• FIG. 3 illustrates an embodiment of a process migration 300 between a first processor 310 and a second processor 320, which may be configured similar to the processors 200. The first processor 310 and the second processor 320 may comprise a first PM 312 and a second PM 322, respectively, which may be configured similar to the PMs above and run on the corresponding processors. The first processor 310 and the second processor 320 may also comprise other running processes or services. For instance, initially, the first processor 310 may run processes for implementing BGP, RIB, IS-IS, VPN, DS, CLI, CNFD, and/or RSM+ functions or services. The second processor 320 may also run processes for implementing DS and RSM services.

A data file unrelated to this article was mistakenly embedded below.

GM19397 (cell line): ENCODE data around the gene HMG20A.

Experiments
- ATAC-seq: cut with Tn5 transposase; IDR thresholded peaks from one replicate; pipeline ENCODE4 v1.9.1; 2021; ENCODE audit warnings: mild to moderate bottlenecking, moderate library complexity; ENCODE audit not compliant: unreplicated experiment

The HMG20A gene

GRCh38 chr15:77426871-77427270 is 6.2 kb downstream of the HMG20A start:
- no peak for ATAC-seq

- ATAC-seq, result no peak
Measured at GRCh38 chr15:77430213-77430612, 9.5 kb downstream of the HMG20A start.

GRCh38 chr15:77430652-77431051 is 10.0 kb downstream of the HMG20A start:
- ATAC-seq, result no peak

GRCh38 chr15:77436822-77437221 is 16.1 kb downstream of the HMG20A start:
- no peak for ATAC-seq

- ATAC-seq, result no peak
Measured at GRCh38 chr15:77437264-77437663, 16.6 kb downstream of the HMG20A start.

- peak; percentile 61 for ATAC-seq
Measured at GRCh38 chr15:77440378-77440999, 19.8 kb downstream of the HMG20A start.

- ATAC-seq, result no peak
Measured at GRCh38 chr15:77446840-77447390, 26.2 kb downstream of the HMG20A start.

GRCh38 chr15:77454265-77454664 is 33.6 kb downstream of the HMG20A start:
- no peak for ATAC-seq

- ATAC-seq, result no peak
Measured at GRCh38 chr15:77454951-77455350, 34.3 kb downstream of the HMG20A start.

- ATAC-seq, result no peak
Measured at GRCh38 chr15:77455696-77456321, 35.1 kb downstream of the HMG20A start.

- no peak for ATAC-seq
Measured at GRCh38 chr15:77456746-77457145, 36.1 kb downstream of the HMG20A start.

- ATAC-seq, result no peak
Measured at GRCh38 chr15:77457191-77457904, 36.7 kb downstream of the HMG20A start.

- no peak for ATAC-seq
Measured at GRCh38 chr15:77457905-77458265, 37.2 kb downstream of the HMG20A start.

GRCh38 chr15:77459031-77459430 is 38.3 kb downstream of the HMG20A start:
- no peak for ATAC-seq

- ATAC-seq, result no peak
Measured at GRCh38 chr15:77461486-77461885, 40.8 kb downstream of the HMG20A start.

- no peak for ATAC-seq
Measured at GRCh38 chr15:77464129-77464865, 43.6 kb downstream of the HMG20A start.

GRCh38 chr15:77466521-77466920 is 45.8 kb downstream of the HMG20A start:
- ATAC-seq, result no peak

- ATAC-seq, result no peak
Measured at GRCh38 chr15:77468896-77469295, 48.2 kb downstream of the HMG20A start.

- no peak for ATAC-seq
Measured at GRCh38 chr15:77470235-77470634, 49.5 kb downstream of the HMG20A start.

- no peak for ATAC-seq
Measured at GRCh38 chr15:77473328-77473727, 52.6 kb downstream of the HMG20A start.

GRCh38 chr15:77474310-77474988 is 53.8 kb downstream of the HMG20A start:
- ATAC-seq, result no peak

• The first PM 312 may monitor the running processes and the resources of the first processor 310. The first PM 312 or a separate process, e.g., an IRCP agent, may determine whether it is desirable to migrate a process on the first processor 310 to a peer processor, which is referred to herein as outbound migration. For instance, a process may be migrated to free some of the resources on the first processor 310 or prevent potential process failure. If it is desirable to migrate a process, the first PM 312 may determine which of the processes on the first processor 310 may be migrated. For instance, some processes may not be migrated during some critical operation periods. The first PM 312 may inquire an individual process to determine whether a process load, e.g., a task or operation, may be migrated. For example, the first PM 312 may select the busiest or most memory consuming process on the first processor 310. If the process accepts migrating of at least some of its load, the first PM 312 may select a suitable processor to transfer the load to. The first PM 312 may communicate with the second PM 322 in the second processor 320, e.g., using IRCP, to request migration to the second processor 320.